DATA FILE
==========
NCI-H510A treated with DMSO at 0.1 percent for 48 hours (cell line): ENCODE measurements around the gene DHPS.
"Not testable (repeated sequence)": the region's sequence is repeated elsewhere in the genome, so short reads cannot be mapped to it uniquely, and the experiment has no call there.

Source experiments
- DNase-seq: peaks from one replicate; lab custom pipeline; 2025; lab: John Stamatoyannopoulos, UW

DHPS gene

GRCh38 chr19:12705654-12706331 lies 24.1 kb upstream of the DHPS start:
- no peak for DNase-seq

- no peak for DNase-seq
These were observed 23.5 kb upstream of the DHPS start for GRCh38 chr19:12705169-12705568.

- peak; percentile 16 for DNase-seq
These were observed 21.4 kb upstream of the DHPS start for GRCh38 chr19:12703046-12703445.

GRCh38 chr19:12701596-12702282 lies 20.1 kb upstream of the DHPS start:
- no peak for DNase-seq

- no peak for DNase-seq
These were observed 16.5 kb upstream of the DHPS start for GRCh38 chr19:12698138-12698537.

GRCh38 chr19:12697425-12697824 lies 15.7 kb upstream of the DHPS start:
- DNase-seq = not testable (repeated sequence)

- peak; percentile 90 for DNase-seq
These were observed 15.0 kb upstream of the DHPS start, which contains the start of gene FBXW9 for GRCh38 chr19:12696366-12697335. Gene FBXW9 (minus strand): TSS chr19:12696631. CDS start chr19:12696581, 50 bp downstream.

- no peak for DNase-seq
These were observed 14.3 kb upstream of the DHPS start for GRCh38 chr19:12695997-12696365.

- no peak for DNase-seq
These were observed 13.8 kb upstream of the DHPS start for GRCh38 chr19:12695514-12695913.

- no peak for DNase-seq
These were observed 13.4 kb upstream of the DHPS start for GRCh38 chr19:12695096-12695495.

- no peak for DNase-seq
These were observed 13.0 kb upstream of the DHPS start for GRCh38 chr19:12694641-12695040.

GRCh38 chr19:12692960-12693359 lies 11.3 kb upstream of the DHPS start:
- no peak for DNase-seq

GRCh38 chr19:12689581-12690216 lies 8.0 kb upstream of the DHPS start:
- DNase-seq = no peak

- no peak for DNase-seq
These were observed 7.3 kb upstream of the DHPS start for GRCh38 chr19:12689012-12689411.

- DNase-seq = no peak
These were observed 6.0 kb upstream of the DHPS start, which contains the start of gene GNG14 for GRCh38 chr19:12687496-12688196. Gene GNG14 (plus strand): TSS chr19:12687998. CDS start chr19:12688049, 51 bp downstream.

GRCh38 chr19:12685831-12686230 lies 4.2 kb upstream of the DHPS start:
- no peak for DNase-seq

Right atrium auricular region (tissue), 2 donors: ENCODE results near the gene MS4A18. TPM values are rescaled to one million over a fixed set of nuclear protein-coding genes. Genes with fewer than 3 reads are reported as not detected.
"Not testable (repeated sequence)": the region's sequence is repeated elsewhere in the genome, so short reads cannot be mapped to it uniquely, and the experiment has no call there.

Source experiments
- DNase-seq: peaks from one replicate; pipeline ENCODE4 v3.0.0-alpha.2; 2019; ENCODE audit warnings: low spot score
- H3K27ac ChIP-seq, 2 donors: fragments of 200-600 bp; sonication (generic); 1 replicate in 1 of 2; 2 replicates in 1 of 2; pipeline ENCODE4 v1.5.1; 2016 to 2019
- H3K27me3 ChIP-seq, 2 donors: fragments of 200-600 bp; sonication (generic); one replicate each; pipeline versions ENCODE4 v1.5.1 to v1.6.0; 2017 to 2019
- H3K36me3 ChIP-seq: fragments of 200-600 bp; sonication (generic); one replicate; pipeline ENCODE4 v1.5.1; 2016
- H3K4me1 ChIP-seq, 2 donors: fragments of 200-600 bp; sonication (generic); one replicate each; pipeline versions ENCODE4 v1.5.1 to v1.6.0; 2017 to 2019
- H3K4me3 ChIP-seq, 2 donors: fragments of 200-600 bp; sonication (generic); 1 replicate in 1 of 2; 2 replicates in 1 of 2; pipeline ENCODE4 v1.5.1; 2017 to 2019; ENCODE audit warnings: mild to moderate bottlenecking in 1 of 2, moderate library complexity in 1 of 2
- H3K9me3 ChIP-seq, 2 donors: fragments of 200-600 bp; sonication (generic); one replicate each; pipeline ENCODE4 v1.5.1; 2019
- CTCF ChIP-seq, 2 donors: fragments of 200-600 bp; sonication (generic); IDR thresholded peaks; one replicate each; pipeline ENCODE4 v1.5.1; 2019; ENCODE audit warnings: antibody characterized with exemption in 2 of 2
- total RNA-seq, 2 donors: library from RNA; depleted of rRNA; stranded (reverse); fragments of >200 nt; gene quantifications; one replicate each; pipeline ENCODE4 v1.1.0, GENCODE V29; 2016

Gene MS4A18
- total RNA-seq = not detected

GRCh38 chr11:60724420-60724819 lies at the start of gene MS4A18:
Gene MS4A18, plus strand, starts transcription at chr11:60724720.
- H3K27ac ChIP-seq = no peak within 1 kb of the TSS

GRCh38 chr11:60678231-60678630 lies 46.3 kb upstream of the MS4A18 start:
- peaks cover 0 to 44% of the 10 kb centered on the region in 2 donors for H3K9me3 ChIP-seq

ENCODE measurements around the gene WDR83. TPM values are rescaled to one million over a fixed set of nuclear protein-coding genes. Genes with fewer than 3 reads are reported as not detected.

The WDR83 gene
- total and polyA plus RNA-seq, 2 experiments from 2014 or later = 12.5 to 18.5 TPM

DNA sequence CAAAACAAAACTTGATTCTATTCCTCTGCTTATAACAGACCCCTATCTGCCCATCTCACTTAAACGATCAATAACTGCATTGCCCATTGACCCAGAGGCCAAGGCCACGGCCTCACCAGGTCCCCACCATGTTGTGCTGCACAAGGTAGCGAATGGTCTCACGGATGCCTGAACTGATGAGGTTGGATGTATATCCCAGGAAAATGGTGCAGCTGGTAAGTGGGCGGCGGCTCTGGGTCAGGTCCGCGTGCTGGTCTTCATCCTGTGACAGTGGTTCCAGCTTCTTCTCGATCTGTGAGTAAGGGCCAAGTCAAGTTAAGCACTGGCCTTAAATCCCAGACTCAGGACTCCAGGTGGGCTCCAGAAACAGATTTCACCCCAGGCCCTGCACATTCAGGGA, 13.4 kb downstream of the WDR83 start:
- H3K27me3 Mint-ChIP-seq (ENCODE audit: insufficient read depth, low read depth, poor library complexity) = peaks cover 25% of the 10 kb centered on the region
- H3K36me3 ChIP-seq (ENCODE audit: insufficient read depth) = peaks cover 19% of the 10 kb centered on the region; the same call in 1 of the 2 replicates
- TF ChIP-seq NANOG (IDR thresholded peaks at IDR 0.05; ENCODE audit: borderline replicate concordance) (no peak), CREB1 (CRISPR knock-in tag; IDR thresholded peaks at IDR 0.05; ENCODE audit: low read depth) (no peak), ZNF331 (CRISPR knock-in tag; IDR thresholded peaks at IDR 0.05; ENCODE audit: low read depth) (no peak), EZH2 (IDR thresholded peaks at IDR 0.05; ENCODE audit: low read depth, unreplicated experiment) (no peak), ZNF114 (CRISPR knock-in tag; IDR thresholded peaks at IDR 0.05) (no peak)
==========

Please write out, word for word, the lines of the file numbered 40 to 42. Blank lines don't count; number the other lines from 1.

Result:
Source experiments
- DNase-seq: peaks from one replicate; pipeline ENCODE4 v3.0.0-alpha.2; 2019; ENCODE audit warnings: low spot score
- H3K27ac ChIP-seq, 2 donors: fragments of 200-600 bp; sonication (generic); 1 replicate in 1 of 2; 2 replicates in 1 of 2; pipeline ENCODE4 v1.5.1; 2016 to 2019